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I've been reading up on Mozilla's continuing development of JavaScript, up through version 1.8.5:

My question is: What is the correlation between JavaScript 1.8.5+ and ECMAScript 5+ in terms of language features? Any chance Mozilla's new JavaScript features (like generators, array comprehensions, etc.) will become part of ECMAScript?

I just want to get a handle on whether it's worth learning JavaScript 1.8.5 features (and working to shim them into non-supporting browsers) or whether I should forget JS 1.8.5 and focus on learning/shimming the new ECMAScript 5 features.

FYI: Mozilla talks about how they're planning to bring JavaScript into compliance with ECMAScript 5 here:

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I for one don't want the pythonisation that mozilla is bringing. – Raynos Feb 4 '11 at 1:17
My big question is when Javascript is finally going to be able to handle Unicode in its regexes, at least up to Level 1 compliance with UTS#18: “Basic Unicode Support”. It’s tantamount to useless in today’s post-ASCII world without it. – tchrist Feb 4 '11 at 1:25
Me neither, I think some of the features are cool, but it's overkill, pythonization is a good way to put it. The only thing I want is the ability to declare types if I chose to (like ActionScript) – Juan Mendes Feb 4 '11 at 1:25
@JuanMendes let's not bring in strict typing please! Imagine if jQuery enforced strict typing internally. We would all have to start using it. It's not an optional thing with those popular 3rd party libraries we rely on. – Raynos Feb 4 '11 at 1:30
@JuanMendes I use prototyped OO and functional code. I don't write procedural code. I just never have a use for type checking. I write a development version of my code with debugging statements and tests all over the place, then get a compiler to strip it out. It also helps more then hinders as the high level design stays consistant. – Raynos Feb 4 '11 at 1:59

3 Answers 3

up vote 6 down vote accepted

JavaScript 1.8.5 is Mozilla's implementation of ECMAScript with added features. It's a superset of the ECMAScript specification (and of current implementations like IE, Chrome and Opera). Mozilla pushes for the features it adds to its own browser, they may or may not make it into ECMA. Note that Mozilla is a member of the W3C and has some say, but my guess is that most features won't make it.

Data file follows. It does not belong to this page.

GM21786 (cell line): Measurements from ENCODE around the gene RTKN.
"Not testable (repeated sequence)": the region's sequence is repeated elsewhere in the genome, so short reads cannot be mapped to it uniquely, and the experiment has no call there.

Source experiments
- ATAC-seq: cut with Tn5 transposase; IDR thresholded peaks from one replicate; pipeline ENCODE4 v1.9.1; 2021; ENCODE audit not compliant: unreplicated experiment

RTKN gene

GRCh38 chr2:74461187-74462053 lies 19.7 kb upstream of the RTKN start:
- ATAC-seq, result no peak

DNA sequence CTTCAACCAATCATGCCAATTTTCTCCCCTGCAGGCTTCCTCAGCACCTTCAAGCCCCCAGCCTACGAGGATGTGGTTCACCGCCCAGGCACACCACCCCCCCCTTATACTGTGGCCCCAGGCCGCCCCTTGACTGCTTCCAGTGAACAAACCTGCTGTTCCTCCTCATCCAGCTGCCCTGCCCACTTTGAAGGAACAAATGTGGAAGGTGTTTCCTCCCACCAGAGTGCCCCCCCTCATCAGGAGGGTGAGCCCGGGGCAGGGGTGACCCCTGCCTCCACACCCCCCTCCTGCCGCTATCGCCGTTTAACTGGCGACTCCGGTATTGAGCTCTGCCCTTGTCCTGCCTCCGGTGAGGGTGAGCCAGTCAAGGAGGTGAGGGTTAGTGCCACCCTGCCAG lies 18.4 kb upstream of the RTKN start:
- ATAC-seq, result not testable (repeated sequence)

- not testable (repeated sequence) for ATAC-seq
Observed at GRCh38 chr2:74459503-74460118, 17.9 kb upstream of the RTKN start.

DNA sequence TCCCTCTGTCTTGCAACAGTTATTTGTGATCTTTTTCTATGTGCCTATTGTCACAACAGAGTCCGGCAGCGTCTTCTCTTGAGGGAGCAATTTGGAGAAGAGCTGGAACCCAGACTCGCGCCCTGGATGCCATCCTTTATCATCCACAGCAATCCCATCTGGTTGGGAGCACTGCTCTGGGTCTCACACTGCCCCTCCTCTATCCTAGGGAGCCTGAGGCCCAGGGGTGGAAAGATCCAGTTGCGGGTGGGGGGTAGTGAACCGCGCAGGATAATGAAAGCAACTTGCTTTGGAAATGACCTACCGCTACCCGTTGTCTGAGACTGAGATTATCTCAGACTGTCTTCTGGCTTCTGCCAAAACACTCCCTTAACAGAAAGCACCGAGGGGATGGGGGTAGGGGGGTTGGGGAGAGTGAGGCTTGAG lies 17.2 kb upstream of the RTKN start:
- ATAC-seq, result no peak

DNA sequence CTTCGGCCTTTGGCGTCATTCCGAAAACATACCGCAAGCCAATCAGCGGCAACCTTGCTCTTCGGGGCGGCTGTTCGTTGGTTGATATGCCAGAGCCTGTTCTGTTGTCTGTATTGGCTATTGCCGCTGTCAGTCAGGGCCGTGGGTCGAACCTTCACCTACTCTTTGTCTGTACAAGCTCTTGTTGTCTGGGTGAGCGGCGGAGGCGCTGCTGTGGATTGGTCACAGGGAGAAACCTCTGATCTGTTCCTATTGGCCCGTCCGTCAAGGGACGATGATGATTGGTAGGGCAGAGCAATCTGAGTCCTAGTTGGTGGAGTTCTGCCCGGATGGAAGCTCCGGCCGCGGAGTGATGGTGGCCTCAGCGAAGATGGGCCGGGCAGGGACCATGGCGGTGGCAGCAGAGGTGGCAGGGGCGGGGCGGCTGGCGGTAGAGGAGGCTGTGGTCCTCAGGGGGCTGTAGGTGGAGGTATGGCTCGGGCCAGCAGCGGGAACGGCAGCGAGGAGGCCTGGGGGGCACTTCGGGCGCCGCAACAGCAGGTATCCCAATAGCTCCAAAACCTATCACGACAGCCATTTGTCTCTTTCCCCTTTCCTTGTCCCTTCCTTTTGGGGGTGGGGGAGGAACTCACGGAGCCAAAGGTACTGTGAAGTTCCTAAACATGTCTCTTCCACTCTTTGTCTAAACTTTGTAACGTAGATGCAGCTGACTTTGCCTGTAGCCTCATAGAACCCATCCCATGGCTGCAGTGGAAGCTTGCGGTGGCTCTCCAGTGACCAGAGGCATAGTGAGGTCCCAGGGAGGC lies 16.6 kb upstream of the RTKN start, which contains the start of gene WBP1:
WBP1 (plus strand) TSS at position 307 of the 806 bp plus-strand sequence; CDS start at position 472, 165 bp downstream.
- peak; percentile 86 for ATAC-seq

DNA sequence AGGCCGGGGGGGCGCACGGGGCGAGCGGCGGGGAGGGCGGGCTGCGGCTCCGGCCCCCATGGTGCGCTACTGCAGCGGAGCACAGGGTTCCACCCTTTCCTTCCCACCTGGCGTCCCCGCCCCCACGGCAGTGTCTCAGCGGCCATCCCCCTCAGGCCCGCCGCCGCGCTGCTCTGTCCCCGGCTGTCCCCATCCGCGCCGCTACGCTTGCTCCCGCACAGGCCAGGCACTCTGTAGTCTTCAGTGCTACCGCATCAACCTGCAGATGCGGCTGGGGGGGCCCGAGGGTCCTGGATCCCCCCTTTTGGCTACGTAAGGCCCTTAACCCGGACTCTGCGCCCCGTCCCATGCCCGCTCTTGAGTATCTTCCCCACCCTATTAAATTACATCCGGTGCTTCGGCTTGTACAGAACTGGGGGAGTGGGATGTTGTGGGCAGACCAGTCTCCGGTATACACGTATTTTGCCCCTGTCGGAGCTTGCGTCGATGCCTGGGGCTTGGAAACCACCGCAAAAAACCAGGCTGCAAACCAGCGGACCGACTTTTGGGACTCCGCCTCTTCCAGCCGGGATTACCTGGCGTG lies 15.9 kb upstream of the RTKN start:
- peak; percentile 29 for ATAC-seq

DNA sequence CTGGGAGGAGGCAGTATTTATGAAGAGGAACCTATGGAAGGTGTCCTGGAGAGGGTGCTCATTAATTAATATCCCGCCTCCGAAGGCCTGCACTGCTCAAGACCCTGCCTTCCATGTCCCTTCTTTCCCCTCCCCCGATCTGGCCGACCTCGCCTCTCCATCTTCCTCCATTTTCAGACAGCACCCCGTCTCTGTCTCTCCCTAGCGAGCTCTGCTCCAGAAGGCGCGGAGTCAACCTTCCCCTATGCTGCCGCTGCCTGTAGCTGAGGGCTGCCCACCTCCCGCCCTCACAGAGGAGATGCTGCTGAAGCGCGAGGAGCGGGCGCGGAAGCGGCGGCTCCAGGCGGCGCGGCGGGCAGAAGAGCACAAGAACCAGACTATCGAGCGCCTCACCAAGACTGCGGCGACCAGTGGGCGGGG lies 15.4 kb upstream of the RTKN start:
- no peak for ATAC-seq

Bottom Line Don't use it unless you're coding something specific to firefox, FF extensions, XUL apps, Rhino (Added Rhino thanks to @Raynos)

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Or Rhino! Or anything else that runs on the mozilla JavaScript interpretor. – Raynos Feb 4 '11 at 1:41
That's cool. I actually thought Rhino was stuck with a much older version of JavaScript, but yeah, you can even choose the version to use, it supports up to 1.7 currently – Juan Mendes Feb 4 '11 at 1:46
Thanks for the straightforward answer. – Roy Tinker Feb 4 '11 at 2:04

Defiantly focus on ES5. The issue with 1.7 & 1.8 features is that they change the syntax of the language so you can't shim them into other code.

You can emulate all the properties of the Object with ES5 but you can't emulate the let keyword. In other browsers the various expression are just not valid javascript.

You must distinquish between making addition to native code which is what most of ES5 is doing and changing the syntax of javascript which is what 1.7 & 1.8 are doing.

There is a use for 1.7 & 1.8 which is to develop for the RHINO platform. But for browser javascript stick to the spec.

Admittedly the multiple value returns is a pretty neat feature. Having an array assignment like that would be nice

function() f {
     return [1,2,3];

[a,b,c] = f()

But the other features are quite major changes to the syntax and you just can't push them through ecmascript they just won't deal with it. Small changes like above you might be able to get into ES6 but your going to have to wait at least a year.

So realistically don't expect the learning to pay off for a year or two if at all. Most likely it won't pay off. Do look at libraries such as underscore.js which can define common functional utility methods for you.

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Does its regexes yet have Basic Unicode Support per UTS#18?? – tchrist Feb 4 '11 at 1:29
It's possible to alter the syntax of the language, by introducing a parser/generator that compiles code down to normal JavaScript. See CoffeeScript - This would be a valid (although very time-consuming) method of shimming JS 1.8.5 support. – Roy Tinker Feb 4 '11 at 1:30
@tchrist I have no clue. – Raynos Feb 4 '11 at 1:31
@RoyTinker It's possible to script in C. I think ECMAScript should support C. I have a C to JavaScript compiler. – Raynos Feb 4 '11 at 1:31
@Juan what's all the fuss about? Comments are off topic all the time, and at least it wasn't an answer. It was also more valuable than both our comments discussing it ;) – Box9 Feb 4 '11 at 1:56

I think ECMAScript is the "standard", like a blueprint, and javascript is the actual language it is based off of. Kind of like how w3c has their standards and then people make (or don't) make rendering engines based off it.

So basically to answer your question, look at ECMAScript to see what the consensus is, how javascript is "supposed" to work, but you should focus on javascript, because that's what you will actually be coding with.

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